For a visual representation of the above, please refer to the KEGG metabolic pathway for insulin.

3Effects on Carbohydrate Metabolism

Insulin is the main metabolic regulator of blood glucose (also known as blood sugar) levels. It acts in concert with its sister hormone Glucagon to balance blood glucose levels in the body. Insulin has both roles that increase and decrease glucose levels in the blood, namely by increasing synthesis of glucose and increasing deposition of glucose into cells; both anabolic (tissue-building) reactions which are generally in opposition to glucagons catabolic (tissue-destroying) actions.

3.1Regulation of Glucose synthesis and degradation

Glucose can be generated from non-glucose sources in the liver and kidneys.[25] The kidneys tend to resorb approximately as much glucose as they synthesis however, indicating that they may be self-sustaining. This is the reason why the liver is seen as the main centre for gluconeogenesis (gluco = glucose, neo = new, genesis = create; to create new glucose).[26]

Insulin is secreted from the pancreas, and does so in response to when beta-cells detect rising glucose levels in the blood.[27] There are also neural sensors which can work vicariously through the pancreas.[28][29] When sugar in the blood rises, insulin (and other factors) mediate a systemic (whole-body) flux of glucose out of the blood and into the liver and other tissues (such as fat and muscle). Sugar can flux into and out of the liver via GLUT2, and is fairly independent of hormonal regulation[30] although some exists in the gut GLUT2.[31] In particular, the sensation of sweetness can upregulate GLUT2 activity in the gut.[32] The flux of glucose into the liver hinders creation of more glucose, and begins to favor production of glycogen via hepatic glycogenesis (glyco = glycogen, genesis = create; to create glycogen).[33][34]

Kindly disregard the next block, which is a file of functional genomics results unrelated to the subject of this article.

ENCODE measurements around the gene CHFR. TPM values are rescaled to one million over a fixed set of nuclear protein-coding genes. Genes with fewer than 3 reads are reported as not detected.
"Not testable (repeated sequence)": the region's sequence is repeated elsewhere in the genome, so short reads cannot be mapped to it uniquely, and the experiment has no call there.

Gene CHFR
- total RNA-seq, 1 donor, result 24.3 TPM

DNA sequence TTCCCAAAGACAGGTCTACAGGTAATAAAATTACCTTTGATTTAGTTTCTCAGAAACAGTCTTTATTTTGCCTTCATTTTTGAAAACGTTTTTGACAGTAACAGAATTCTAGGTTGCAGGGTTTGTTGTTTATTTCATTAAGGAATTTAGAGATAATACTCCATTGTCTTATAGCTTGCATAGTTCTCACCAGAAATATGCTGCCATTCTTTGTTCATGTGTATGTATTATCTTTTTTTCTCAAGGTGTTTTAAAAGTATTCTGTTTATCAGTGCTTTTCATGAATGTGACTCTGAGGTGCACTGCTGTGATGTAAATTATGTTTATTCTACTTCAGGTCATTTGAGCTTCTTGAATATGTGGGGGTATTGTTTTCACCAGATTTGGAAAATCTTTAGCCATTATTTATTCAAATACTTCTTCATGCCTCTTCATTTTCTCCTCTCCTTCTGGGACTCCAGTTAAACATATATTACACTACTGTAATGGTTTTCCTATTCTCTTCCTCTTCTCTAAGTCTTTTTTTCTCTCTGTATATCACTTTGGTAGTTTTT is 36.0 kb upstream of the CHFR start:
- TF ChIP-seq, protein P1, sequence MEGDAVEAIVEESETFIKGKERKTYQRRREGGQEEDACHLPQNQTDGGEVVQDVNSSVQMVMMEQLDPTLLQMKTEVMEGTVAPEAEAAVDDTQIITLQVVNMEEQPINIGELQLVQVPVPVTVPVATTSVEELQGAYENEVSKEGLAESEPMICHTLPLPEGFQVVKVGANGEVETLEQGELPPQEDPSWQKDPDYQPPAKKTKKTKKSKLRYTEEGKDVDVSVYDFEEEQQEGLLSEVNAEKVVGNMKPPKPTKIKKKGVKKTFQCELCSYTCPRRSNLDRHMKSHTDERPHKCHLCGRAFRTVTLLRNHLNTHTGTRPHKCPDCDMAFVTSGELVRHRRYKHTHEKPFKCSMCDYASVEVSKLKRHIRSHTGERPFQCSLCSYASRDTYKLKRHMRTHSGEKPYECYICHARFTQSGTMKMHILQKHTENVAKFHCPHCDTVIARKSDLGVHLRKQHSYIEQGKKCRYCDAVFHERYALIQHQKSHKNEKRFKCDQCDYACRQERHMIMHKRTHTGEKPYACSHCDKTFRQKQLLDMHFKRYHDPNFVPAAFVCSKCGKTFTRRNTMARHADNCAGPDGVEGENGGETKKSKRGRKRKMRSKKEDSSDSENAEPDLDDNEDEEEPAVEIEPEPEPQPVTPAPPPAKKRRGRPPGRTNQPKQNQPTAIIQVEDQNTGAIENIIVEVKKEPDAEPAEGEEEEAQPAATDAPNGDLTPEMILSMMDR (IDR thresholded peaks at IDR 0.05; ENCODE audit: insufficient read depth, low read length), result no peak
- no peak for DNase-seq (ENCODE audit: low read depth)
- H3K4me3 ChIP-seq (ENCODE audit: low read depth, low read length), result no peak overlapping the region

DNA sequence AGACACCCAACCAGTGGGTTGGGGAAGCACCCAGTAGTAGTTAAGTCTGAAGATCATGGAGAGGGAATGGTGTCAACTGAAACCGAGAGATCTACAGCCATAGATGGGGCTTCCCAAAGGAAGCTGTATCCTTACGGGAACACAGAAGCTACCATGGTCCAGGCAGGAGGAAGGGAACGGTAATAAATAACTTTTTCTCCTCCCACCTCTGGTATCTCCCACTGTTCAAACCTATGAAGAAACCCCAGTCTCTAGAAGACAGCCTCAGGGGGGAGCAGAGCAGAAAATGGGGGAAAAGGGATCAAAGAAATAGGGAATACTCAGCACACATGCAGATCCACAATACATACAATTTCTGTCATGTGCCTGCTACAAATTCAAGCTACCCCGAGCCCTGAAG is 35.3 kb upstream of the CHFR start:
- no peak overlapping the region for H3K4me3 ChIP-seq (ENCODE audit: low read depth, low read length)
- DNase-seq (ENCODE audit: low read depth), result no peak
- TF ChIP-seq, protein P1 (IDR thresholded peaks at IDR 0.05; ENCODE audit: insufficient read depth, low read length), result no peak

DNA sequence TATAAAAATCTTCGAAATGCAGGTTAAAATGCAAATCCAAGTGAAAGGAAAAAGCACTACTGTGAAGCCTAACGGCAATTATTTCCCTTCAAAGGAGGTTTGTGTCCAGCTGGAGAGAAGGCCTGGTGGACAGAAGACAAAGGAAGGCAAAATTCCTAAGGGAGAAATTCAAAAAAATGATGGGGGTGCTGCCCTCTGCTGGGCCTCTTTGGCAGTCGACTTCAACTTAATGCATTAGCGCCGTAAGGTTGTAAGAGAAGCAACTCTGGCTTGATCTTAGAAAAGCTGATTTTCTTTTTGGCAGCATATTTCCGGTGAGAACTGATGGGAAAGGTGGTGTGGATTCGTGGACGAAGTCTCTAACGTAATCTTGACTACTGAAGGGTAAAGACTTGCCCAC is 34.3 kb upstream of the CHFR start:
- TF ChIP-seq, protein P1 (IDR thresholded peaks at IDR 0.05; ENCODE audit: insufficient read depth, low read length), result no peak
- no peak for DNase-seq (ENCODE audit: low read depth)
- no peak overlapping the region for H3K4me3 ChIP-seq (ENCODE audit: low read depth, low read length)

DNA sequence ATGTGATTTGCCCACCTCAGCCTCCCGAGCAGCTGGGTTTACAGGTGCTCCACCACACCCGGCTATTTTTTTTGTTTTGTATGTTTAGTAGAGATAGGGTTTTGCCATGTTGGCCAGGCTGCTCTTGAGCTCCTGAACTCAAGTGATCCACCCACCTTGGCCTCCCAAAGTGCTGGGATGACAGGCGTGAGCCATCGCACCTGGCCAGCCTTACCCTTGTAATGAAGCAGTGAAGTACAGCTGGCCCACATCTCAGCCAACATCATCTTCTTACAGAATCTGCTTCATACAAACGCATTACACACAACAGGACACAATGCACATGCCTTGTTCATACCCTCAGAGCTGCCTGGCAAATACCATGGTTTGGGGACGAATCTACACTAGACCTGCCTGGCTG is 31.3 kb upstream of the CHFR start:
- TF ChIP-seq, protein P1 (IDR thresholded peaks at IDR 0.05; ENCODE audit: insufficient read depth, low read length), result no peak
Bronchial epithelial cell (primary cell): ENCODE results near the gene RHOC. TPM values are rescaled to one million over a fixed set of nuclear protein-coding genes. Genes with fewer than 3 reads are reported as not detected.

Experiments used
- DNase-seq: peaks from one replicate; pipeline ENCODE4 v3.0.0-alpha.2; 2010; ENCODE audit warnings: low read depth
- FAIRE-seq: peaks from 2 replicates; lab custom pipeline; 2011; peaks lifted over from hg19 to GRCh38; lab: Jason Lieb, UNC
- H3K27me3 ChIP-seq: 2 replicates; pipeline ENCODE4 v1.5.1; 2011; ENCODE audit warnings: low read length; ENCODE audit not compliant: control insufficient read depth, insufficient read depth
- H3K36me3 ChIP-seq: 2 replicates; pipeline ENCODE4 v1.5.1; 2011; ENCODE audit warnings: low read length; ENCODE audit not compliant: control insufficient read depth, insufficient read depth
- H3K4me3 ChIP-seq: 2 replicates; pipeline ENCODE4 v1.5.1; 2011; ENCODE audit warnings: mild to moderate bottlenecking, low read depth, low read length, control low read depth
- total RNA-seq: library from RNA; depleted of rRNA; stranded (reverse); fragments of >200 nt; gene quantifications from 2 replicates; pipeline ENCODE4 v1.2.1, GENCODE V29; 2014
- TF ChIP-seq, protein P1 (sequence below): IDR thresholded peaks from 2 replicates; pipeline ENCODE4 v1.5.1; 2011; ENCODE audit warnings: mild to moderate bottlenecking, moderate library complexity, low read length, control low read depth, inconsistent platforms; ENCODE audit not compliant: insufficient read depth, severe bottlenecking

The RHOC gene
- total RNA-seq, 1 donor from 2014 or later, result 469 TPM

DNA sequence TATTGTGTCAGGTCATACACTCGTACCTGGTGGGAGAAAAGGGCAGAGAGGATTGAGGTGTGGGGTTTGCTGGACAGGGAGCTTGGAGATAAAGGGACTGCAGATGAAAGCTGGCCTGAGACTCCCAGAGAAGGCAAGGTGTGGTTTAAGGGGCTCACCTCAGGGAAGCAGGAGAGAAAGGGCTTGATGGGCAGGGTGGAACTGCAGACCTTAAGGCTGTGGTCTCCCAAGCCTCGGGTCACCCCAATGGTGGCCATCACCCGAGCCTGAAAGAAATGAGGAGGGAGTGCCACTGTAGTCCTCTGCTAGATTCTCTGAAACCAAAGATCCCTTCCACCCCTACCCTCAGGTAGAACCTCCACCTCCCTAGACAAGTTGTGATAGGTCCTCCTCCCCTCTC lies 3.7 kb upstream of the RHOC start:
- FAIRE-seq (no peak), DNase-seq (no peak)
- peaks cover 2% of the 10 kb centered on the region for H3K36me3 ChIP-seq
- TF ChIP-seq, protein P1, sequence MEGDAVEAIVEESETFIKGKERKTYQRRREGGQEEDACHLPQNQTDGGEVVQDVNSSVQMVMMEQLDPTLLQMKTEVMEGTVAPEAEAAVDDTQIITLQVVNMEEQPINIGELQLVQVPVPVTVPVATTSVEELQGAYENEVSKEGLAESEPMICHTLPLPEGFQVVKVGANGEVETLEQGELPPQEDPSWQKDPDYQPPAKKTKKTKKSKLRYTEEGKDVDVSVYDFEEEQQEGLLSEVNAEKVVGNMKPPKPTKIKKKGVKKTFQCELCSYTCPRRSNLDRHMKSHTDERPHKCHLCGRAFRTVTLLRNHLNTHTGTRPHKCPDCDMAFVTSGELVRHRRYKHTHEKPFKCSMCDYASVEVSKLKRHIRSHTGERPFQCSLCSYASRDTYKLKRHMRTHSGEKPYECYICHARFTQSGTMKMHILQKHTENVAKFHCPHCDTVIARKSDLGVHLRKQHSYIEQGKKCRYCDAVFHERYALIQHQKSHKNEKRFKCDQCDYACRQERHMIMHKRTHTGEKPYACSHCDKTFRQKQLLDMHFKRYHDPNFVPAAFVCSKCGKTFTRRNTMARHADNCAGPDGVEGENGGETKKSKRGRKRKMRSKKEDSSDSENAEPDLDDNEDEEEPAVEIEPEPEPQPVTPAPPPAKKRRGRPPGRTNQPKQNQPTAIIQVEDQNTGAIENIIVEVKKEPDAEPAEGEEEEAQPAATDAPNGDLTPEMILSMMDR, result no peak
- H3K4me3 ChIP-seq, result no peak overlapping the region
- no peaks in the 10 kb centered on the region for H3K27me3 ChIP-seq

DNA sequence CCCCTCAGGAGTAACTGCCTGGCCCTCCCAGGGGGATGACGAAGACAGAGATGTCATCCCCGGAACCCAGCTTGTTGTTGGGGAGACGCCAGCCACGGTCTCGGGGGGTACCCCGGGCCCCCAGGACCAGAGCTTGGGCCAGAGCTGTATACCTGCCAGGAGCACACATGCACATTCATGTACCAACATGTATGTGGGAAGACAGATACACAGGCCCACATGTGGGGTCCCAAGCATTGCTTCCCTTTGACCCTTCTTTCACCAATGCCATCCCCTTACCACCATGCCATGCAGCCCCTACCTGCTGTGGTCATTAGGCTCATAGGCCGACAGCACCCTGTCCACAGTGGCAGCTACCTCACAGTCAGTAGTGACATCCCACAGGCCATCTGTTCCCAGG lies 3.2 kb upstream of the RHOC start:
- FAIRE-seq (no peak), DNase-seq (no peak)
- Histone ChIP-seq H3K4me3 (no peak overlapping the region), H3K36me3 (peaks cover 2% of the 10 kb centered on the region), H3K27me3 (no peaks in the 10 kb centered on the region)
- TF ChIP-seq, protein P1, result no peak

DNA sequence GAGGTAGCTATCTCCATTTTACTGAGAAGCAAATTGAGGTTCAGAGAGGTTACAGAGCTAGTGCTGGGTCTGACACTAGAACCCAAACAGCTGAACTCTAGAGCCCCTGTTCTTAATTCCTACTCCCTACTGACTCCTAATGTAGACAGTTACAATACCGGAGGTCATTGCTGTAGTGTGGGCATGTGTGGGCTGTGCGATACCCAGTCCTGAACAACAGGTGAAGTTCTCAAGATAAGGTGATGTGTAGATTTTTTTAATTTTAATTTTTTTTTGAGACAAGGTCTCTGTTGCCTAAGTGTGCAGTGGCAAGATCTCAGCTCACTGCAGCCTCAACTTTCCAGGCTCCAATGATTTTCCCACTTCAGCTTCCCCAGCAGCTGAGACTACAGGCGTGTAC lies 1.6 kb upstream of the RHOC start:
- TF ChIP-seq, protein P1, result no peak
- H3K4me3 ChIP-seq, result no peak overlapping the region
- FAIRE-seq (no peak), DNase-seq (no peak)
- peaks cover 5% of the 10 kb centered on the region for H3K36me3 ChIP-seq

3.2Glucose Uptake into cells

Insulin acts to deliver glucose from the blood into muscle and fat cells via the transport known as GLUT4.[35] There are 6 GLUTs in the body (1-7, in which 6 is a pseudogene) but GLUT4 is the most commonly expressed and significant for muscle and fat tissue[35][13] and GLUT5 responding to fructose.[36]

GLUT4 is not a surface transport, but is contained in small vesicles inside the cell.[37] These vesicles can be moved to the surface of the cell (cytoplasmic membrane) by either insulin stimulation[38] of its receptor or by calcium release from the sarcoplasmic reticulum (muscle contraction).[39]

As mentioned earlier, a synergy of PI3K activation (via insulin signalling) and CAP/Cbl signalling (partially via insulin) is required for effective GLUT4 mobilization and uptake of glucose into fat and muscle cells (where GLUT4 is most commonly expressed).

4Effects on Fat Metabolism

5Effects on Protein Metabolism

6Insulin Sensitivity and Resistance

Insulin resistance is also seen in high-fat diets (typically 60% total calories or greater), which may be due to adverse interactions with the CAP/Cbl signalling cascade required for GLUT4 translocation,[40][41] as the actual insulin receptor phosphorylation is unaffected and the phosphorylation of IRS intermediates only slightly adversed affected.[42]